One of the most famous speeches ever given was by Winston Churchill. On October 29, 1941, Prime Minister Churchill visited Harrow School which he had attended as a youth, to speak to the students. During his talk he gave some memorable lines which have been recalled and repeated on countless occasions.
In his closing remarks, he said this: “Never give in. Never give in. Never, never, never, never – in nothing, great or small, large or petty – never give in, except to convictions of honor and good sense. Never yield to force. Never yield to the apparently overwhelming might of the enemy.”
It was a stirring speech given at an exceedingly dark period in English history, and that of the free world. Nazi Germany of course was in the ascendency during this time, and it really did look like Europe and perhaps the entire world would soon be under the domination of Hitler. It was certainly a depressing and discouraging time, and many would have been tempted to think that victory against the Nazis was looking difficult, if not impossible.
Thus this speech of Churchill really helped to remind the English that some fights are too important to let go of, and some causes are too vital to give anything less than our entire efforts. There are many times when the going gets tough, and it looks like it is pointless to go on any further. But we always need to be reminded of doing what is right, even if it looks like the odds are against us, or that the other side seems invincible.
A good example concerns what took place just hours ago. In Melbourne, the Victorian Parliament voted through an abortion bill which decriminalises abortion and allows open slather on abortion, even late-term abortion. It had already passed in the Lower House and was this morning passed in the Upper House by a vote of 23-17. Of course things are not fully over yet: up to 70 amendments must now be debated, and a final vote taken. So things may yet change.
Nevertheless, today is a sad day for Victoria, for Australia, and for the world. Victorian politicians have covered their hands in blood by passing one of the most vile pieces of legislation yet seen in this land. It is indeed a dark day for Australia.
And since this morning, I have received a number of emails from pro-lifers indicating how devastated and discouraged they are. And rightly so. We have all worked our tails off on this bill. Indeed, many have worked tirelessly on this, putting in hundreds of hours of volunteer work, lobbying, protesting, rallying and everything possible to stop this horrendous piece of legislation.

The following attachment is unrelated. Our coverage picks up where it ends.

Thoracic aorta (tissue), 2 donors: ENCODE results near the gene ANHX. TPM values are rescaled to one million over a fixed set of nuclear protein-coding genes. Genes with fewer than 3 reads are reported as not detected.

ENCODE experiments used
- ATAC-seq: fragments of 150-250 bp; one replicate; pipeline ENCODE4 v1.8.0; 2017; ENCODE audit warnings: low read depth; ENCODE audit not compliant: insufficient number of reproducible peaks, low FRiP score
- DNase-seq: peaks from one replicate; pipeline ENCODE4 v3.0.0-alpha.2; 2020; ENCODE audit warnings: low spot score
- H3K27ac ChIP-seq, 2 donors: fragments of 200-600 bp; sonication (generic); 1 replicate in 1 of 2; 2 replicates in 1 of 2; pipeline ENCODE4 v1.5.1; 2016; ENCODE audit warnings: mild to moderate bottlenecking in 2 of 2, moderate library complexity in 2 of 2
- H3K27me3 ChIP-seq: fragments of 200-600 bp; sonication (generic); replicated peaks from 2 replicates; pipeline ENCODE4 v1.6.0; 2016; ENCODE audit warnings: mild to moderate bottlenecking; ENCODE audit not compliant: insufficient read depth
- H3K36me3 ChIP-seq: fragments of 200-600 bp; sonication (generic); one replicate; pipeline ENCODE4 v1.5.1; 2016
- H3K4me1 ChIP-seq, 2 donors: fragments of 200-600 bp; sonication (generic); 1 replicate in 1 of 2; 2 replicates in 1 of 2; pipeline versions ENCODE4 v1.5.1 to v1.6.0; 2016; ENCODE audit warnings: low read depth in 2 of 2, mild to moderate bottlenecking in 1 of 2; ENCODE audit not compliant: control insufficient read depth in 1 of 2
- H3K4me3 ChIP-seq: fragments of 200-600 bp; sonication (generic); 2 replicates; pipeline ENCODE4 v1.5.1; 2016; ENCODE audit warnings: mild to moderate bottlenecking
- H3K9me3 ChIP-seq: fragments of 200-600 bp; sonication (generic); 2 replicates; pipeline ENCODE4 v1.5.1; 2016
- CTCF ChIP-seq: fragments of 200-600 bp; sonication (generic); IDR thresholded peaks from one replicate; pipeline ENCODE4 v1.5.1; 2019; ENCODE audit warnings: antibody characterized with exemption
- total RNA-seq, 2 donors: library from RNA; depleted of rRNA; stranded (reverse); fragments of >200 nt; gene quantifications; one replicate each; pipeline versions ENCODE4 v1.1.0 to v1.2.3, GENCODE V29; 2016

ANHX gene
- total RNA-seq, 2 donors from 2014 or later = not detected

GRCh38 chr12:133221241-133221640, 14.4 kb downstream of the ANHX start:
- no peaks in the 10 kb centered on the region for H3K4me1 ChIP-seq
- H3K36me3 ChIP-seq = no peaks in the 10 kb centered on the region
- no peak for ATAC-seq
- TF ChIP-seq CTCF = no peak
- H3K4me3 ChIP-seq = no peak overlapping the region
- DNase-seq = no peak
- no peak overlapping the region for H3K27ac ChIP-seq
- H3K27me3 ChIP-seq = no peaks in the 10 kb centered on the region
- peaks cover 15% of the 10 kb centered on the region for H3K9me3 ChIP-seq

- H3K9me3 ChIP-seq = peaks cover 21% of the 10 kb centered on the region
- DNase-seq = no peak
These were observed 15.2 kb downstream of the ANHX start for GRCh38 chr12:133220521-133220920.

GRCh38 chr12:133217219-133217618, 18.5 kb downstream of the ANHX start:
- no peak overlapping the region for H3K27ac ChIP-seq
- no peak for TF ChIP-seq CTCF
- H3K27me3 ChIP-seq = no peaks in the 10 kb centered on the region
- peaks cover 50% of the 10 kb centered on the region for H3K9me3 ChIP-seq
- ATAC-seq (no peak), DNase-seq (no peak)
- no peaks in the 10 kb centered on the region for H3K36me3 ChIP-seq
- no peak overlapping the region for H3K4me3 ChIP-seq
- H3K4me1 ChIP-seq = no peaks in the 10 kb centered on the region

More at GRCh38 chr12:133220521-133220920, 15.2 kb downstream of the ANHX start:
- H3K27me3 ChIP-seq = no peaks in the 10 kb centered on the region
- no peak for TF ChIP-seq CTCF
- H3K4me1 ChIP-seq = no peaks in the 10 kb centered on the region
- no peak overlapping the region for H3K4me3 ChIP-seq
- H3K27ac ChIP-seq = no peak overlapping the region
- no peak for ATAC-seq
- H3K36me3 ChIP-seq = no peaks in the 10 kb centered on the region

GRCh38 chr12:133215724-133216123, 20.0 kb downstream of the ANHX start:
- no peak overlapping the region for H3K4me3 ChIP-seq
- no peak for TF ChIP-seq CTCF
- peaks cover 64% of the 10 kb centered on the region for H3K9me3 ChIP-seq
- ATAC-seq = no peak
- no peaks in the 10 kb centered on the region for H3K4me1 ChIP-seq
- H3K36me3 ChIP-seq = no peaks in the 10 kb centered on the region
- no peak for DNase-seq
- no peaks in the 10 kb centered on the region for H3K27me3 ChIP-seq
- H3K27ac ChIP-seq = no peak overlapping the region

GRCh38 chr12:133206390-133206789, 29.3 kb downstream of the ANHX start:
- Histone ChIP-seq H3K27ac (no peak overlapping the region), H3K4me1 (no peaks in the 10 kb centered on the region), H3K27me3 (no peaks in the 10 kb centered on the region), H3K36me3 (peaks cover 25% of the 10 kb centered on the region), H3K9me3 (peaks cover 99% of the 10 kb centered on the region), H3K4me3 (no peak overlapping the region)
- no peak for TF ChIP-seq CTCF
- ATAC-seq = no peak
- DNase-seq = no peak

Many have worked far harder and longer than I ever will on all this. Indeed, some have been battling this issue for three or four decades now. They are battle-wearied and battle-scarred soldiers who feel like they have just been kicked in the guts, yet again.
Thus many are angry, bitter, discouraged and exhausted. Some of their emails are very sad to read. Of course I know how they feel, and I share their frustration, despondency and grief. But I have written back to every one of these dear souls, and tried to encourage them to keep on keeping on.
Sure they may sound like glib and pointless words, but we all have a biblical responsibility to encourage one another, to provoke one another to good works, and to not grow weary in well doing.
I have had to remind these dear fellow-labourers that yes, it can be very discouraging and depressing. And yes the temptation is always there to simply throw in the towel and give the game away.
One can understand if a person feels like this, or in fact does this. Some of these troopers have been fighting this hard and lonely battle for decades. It is a thankless task and it results in so much hostility, resentment, persecution and opposition, that one can forgive such a person for wanting to get out of the trenches.
And at such times, those who are believers can be tempted to think that God has let them down, or is not interested, or has abandoned them. But we must not succumb to the lies of the enemy here. These whispers of discouragement and despair come not from our Lord, but from the enemy.